“The Guild has a lot of power, and one way to ensure that power was not abused was by creating a system of internal checks and balances. Namely, a strictly controlled licensing system. If you wanted to be a licensed and bonded assassin, you had to go to school.
“At the beginning of the Sixth Age there were three major schools of assassination: Gudersnipe, Sevel, and Russia. Then the Society of Assassins split from the Assassin’s Guild, and a kind of cold war began.
“One way the Guild tried to stop the Society was by stifling its supply of new recruits. Any school that did not meet the Guild’s requirements would lose its licensing, and be forced to shut down.
“No license meant its graduates could not join the Guild, no Guild affiliation pretty much means you are a glorified hit man, not a legal assassin.
“Now Gudersnipe and Sevel took a very scientific, clean approach to assassination. Snipers, private killings, espionage, things like that. The Assassins Guild liked that, it was good for public image. If Assassins came across neat and tidy as surgeons, it made the public slightly less agitated.”
“You keep talking about the ‘Assassins Guild’,” the queen interrupted. “Surely you can’t be seriously implying there is some kind of order to this—”
“There is a very complex order, actually,” Hunter cut her off. “Licensed Assassins are considered legal by the Unity Earth Sphere Alliance as well as most governments. The Guild has its own requirements, its own laws, its own code. Any member who does not conform is subject to strict disciplinary action.”
“But how can they legalize murder?” Queen Nitta demanded.
“Because it’s not ‘murder’ in the sense you’re thinking,” Hunter replied. “Look, when a bank robber holds up a bank, do they prosecute the gun?”
The queen glowered at him disdainfully.
“In the eyes of the law,” Hunter explained. “An assassin is not a murder, but a tool of murder. The one guilty of the crime is the one who hired the assassin himself. It’s the same as shooting a gun instead of beating someone to death with your bare hands. Make sense?”
Queen Nitta gave him a cross look but nodded her comprehension.
“Of course that’s only true for licensed assassins,” Hunter shrugged. “An unlicensed assassin is a hit man and a murderer.
“Anyway, as I was explaining. Sevel and Gudersnipe, as well as a handful of smaller, private schools, made the cut. Other schools that failed to meet the Guild’s requirements either shut down or changed their curriculum to produce mercenaries for the UMF or DMC, but Russia was different.
“They made assassination quite a bit more personal. Knives, public murders, bombs, poison, manslayers, they taught them all. Of course Gudersnipe also taught those things, but the emphasis was different. Gudersnipe put a heavy price on killing innocents, they taught the assassins code from day one.
Russia’s students were bad, nasty, and evil. They trained them to be that way. You see, schools like Gudersnipe and Sevel teach students to kill with detachment, like soldiers on the battlefield. That’s part of why both schools also train the students as mercenaries; it helps in all aspects of their jobs. But Russia reduced its students to cold, heartless killing machines who feel no remorse for their actions.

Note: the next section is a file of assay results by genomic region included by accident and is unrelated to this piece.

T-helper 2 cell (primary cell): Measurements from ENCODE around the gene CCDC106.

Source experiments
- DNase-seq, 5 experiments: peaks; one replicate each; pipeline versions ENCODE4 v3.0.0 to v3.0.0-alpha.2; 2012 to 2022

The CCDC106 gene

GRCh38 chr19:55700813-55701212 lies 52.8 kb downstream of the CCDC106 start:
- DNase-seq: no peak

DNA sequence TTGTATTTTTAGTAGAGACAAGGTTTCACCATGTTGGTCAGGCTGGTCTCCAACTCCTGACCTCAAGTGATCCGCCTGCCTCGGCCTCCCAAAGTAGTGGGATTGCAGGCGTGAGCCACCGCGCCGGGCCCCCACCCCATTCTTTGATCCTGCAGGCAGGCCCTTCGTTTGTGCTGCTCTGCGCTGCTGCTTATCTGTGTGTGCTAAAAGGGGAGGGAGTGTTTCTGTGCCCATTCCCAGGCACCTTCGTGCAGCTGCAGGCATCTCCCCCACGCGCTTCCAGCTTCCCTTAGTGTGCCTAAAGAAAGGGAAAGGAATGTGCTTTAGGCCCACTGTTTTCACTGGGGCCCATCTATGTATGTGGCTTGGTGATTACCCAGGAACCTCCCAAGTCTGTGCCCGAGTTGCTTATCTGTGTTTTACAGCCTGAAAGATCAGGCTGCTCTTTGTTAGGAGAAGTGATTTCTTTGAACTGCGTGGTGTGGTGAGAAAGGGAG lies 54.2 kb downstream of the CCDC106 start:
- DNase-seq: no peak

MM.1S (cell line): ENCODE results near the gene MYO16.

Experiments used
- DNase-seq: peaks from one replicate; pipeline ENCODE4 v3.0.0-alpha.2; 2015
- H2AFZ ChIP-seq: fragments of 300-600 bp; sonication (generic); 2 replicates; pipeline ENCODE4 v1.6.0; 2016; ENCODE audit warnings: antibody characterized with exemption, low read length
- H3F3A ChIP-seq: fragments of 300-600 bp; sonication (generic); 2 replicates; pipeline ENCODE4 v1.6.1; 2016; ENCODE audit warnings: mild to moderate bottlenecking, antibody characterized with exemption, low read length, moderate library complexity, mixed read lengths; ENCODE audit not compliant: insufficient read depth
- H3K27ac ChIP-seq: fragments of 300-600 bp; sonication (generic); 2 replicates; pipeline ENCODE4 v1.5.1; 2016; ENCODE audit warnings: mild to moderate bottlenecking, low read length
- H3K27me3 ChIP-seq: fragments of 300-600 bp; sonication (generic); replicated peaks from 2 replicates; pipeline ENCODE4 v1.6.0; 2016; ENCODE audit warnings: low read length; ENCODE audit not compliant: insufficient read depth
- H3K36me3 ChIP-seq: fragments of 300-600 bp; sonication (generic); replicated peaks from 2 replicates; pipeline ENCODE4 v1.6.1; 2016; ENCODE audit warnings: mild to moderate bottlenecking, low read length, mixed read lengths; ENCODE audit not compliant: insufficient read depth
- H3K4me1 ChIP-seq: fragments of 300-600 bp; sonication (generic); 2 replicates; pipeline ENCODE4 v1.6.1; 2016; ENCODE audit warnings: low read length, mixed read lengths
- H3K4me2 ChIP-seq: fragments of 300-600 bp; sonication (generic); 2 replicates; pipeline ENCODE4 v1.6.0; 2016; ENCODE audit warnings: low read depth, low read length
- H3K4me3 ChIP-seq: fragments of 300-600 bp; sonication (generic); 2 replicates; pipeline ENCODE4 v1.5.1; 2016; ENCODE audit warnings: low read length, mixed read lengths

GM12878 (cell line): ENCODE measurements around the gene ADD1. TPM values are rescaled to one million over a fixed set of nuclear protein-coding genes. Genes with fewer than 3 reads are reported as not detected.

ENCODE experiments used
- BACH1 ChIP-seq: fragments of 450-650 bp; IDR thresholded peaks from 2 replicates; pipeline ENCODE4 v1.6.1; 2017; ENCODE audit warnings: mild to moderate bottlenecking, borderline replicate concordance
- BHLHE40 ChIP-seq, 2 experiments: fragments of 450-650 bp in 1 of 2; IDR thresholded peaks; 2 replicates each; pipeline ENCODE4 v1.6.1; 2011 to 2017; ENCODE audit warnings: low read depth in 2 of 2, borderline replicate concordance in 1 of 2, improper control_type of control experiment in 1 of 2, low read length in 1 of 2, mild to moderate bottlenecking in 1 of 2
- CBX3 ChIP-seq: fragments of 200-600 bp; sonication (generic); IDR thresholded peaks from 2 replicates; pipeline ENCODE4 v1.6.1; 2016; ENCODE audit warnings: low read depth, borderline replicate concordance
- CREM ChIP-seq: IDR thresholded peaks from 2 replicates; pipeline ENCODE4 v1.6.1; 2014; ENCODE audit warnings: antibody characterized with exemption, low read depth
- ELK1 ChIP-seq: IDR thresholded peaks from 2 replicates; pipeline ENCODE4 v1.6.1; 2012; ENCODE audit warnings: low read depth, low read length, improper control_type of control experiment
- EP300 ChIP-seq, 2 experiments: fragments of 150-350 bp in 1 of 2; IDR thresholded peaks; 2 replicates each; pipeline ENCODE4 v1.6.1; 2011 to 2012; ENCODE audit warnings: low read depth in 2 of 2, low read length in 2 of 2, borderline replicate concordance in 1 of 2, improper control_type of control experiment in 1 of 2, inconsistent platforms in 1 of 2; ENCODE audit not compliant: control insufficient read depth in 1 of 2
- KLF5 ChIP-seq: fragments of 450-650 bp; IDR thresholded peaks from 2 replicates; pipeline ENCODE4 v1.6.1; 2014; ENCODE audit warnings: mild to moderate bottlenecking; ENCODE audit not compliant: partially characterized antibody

“That was why the Guild banned Russia, took away its license. They were voted invisible, on paper anyway. The school was not allowed to own property or purchase anything, let alone train students. So they went underground. Gudersnipe has been chasing them off and on for centuries, but the long and short of it is that now Russia supplies most of the new blood for the Society of Assassins.”
“Would you mind explaining this ‘Society of Assassins’ to us?” the king asked timidly “I’m a little confused.”
Hunter groaned inwardly. Caleb Bur’I was not a strong king; he was in fact a very weak and timid man. Jason had told the story, once or twice, of how poor Caleb tried to escape becoming king, and how even now he didn’t seem happy in his station. He did the best he could, but at the end of the day he was a political failure.
Not admirable traits in royalty.
“Basically, they’re murderers,” Nyah shrugged. “A highly secretive group of the most deadly assassins in the Multi-Verse. They don’t follow any rules, they just kill.”
“There is a little more to it than that,” Hunter corrected. “The Society has existed in one form or another since the earliest days of the Mage Wars—close to ten millennia. There are a lot of legends and hearsay, but the best iteration of the truth that Gudersnipe has been able to cobble together goes something like this:
“They started out as a coalition of fighters and lesser-path magicians who teamed up against powerful wizards, the idea being that by combining their small amounts of power, they could achieve greater things.
“And it worked too, the Wizard-Breakers as they were called excelled at taking down rogue sorcerers, but were basically useless against mage towers. As the organization grew and finding work became harder, they started taking on all sorts of jobs from mercenary work to outright assassinations.
“The group really didn’t start out bad, in fact if the legends of their early exploits are true, they were actually pretty noble. But they say the Wizard-Breakers made a wrong turn, and started studying dark magic in order to achieve greater power.
“As their reputations grew, the Wizard-Breakers began to call themselves the Order of Wizard-Breakers, and started coming off with some down-right crazy ideologies. It stopped being so much about business, and more of a pseudo-religion—border-lining on a full blown cult!
“By the end of the Mage Wars they were a pretty dangerous bunch, Dark Wizards mostly, and a handful of battling sorcerers. Laytami Gudersnipe was the first one to openly oppose them, and he crushed the organization outright. The Order of Wizard-Breakers did great when the odds were in their favor, but not so well against Laytami’s army.
“After that the order was considered extinct, nobody had known much about them in the first place, so they were all but forgotten.
“But in the Second Age the Wizard-Breakers re-emerged as the Society of Assassins. The connections were circumstantial at best; a handful of signature moves and tactics. It’s possible the Society was just emulating the original Order, but Gudersnipe historians have found even deeper similarities concerning the ideologies and ceremonial activities of both groups.
“Unfortunately, both the Society and the original Order were incredibly secretive, so it’s just impossible to say what really happened. I think, based on my own experiences, that a few surviving members of the Order used black magic to prolong their own lives until the Order had been forgotten and they could start over.”